Distance: 8.7 km (10.0 DOC hours) - Unmarked route, clear - Easy-moderate terrain
Altitude: 1183m to 1820m. Gain: 898m. Loss: 1165m . Gradient: 14 deg (Moderate-hard)
Skills: Prolonged scrambles (4/7) - Streams (2/6) Winter - High avalanche risk, iceaxe/crampons (7/7)
GPX info source: Drawn on map

From the small tarn at the head of the western stream flowing into Lake Unknown, climb to the head of the basin and then to the northeast onto the ridge line. Gentle slopes lead up to the 1540m contour over mixed grass and rock slabs, and there's clusters of tarns on the top of the climb with camp sites. Head northwest and descend down slopes to reach the large grassy area at the head of the large tarn west of Pt1544. This is the start of a staircase of tarns which form the northwest stream shown on the topomap dropping into Lake Unknown. There are great looking camp sites here but you are well away from the main attraction of the area; Lake Unknown!

Head around the western shore of the large tarn, and scramble through some large boulders above the tarn's outlet to reach the stream as it drops down towards the long skinny tarn north of Pt1544. Head around the northern shore of this second tarn to reach a point where you can overlook the third and fourth tarns of the staircase. There is more great camping beside the third tarn with nearby vantage points of Lake Unknown.

Northeast of the third tarn, ascend rocky slopes that lead up the southern flank of Mt Chaos. Following the natural curve of the slopes leads you up to the northwest and into the snow slopes shown on the topomap. In December 2020 the slopes were mostly separated by big slabs of rock. Going up the slopes, an ice axe was useful but not overly required. Come down them an axe would be required. Looking at satellite photos of the area, by late Summer the snow is pretty much all gone.

A large slabby ridge runs southwest from Pt1918 and upon reaching the crest of it, the first view of the large basin between Minos and Amphion Peaks (informally known as "Iceland") can be seen. If you drop your pack off here, it's a short 15 minute climb up the ridge to reach Pt1918 for spectacular views of almost the entire length of the Beans Burn.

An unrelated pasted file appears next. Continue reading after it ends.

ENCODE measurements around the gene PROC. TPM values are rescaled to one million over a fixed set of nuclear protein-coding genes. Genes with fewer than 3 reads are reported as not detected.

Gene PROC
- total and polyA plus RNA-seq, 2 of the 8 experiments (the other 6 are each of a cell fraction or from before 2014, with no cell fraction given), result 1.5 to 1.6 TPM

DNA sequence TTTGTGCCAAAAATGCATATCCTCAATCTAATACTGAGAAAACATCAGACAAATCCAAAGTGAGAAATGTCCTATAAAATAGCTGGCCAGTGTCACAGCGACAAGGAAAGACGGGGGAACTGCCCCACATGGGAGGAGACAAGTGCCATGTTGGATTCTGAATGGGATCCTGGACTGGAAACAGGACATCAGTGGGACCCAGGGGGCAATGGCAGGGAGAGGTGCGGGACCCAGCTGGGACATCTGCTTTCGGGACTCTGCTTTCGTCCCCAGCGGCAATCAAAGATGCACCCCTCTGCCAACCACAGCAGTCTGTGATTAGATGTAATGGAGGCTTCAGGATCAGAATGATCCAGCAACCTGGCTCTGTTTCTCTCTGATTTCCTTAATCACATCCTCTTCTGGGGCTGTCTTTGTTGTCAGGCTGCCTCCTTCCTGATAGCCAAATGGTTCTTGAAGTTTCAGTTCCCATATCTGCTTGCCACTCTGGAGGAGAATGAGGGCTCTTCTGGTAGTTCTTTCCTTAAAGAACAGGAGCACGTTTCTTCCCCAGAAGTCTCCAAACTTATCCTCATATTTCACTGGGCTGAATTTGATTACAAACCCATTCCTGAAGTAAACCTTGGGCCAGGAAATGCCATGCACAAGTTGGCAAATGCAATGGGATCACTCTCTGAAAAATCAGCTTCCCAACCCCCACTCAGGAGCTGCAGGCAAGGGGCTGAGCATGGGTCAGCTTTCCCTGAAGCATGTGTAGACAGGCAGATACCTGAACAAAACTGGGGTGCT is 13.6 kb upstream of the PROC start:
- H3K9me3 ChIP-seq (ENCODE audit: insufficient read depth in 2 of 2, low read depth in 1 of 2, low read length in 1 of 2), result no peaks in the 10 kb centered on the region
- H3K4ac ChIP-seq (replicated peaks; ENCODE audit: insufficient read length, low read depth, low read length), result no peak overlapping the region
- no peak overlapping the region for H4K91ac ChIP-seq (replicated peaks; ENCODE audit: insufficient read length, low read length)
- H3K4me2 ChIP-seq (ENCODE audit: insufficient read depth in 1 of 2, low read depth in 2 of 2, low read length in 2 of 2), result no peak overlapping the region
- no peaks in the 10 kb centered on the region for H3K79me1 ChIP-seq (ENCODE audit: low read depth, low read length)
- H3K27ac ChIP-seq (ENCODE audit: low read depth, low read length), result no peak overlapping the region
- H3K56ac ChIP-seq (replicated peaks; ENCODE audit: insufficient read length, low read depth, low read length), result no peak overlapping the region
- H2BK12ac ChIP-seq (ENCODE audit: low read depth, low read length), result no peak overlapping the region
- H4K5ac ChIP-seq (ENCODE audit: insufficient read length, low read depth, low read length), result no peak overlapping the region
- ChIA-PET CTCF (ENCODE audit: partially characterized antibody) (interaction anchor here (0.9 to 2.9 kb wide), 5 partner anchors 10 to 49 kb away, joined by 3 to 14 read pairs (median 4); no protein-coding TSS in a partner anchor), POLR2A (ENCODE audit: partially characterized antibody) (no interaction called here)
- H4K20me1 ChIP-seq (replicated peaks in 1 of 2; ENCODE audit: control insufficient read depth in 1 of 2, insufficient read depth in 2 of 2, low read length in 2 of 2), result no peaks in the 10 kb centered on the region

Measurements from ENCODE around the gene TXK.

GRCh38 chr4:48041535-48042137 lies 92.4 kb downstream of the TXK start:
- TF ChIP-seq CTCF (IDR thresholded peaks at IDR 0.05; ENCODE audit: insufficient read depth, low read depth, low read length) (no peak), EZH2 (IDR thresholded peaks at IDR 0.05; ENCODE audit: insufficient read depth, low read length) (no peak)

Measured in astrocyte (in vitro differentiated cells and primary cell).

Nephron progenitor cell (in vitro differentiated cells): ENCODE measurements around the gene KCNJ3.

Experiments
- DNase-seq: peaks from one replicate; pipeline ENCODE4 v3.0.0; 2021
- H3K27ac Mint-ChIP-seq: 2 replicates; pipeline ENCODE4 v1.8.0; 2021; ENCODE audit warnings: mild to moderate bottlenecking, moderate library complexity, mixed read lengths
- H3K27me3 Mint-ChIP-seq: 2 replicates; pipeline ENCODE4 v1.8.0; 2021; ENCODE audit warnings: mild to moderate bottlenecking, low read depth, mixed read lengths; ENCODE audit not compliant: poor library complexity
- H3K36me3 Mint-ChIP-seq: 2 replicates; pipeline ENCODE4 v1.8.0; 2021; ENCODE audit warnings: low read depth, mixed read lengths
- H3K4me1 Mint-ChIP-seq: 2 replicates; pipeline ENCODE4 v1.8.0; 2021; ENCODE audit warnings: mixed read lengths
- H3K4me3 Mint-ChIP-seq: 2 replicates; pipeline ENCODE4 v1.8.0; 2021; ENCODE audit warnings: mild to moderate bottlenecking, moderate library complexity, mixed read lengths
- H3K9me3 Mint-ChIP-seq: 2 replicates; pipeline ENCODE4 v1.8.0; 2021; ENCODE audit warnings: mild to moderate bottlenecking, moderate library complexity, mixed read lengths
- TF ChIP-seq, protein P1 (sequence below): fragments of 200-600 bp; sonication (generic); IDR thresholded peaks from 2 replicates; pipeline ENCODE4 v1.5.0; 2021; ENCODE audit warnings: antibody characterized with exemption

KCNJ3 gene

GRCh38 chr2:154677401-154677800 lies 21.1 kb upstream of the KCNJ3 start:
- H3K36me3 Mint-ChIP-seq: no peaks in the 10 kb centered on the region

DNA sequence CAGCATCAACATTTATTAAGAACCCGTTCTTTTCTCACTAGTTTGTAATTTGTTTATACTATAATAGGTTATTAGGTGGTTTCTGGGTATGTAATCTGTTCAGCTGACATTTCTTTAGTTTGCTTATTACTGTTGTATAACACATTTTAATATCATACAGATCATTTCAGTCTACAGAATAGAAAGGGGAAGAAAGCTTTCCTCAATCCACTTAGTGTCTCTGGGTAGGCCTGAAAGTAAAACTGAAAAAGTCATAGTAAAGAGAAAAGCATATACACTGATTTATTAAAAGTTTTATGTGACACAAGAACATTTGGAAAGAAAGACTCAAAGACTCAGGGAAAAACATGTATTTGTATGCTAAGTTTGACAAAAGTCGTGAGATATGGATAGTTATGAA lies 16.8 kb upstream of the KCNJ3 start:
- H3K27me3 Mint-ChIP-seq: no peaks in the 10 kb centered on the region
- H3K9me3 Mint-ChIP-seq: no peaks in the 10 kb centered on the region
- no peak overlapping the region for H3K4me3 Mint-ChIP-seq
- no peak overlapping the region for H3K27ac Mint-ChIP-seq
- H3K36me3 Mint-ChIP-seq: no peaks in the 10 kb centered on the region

The descent into "Iceland" begins on the northwestern side of the ridge, on the snow fields shown on the topomap (not present on the aerial photos from later in summer). In December 2020 an ice axe was useful here. Drop off the ridge and begin descending down into an obvious gully at the foot of the snow slopes shown on the topomap, keeping on the southern side. After a short descent, a large slabby ledge should be visible descending to the south. It is a straight forward descent down the ledge to reach more open terrain on the ridge that separates the Lake Unknown basin from the "Iceland" basin. Once off the slabs, pick a descent route down steep slopes into the stream draining the upper gully you just came down. The upper reaches of this gully look like a major avalanche chute, in December 2020 there was a huge slab of snow at the top of the gully waiting to come crashing down it, so early in the season don't hang around here! The stream offers a steep and sometimes unstable rocky descent down into "Iceland", more open slopes to the north provide easier travel, lower down.

The basin of "Iceland", about 4 hours from the third tarn of the lake staircase, is an amazing place, especially early Summer. Snowfields and waterfalls tumble off sheer cliffs that ring the walls of the basins head. Streams crisscross the valley floor, with low hills, presumably old glacier moraines but now filled in and covered with grass, dotted around. In December 2020 the head of the basin was mostly stony with the grassy areas boggy, but there were drier spots for camping further south.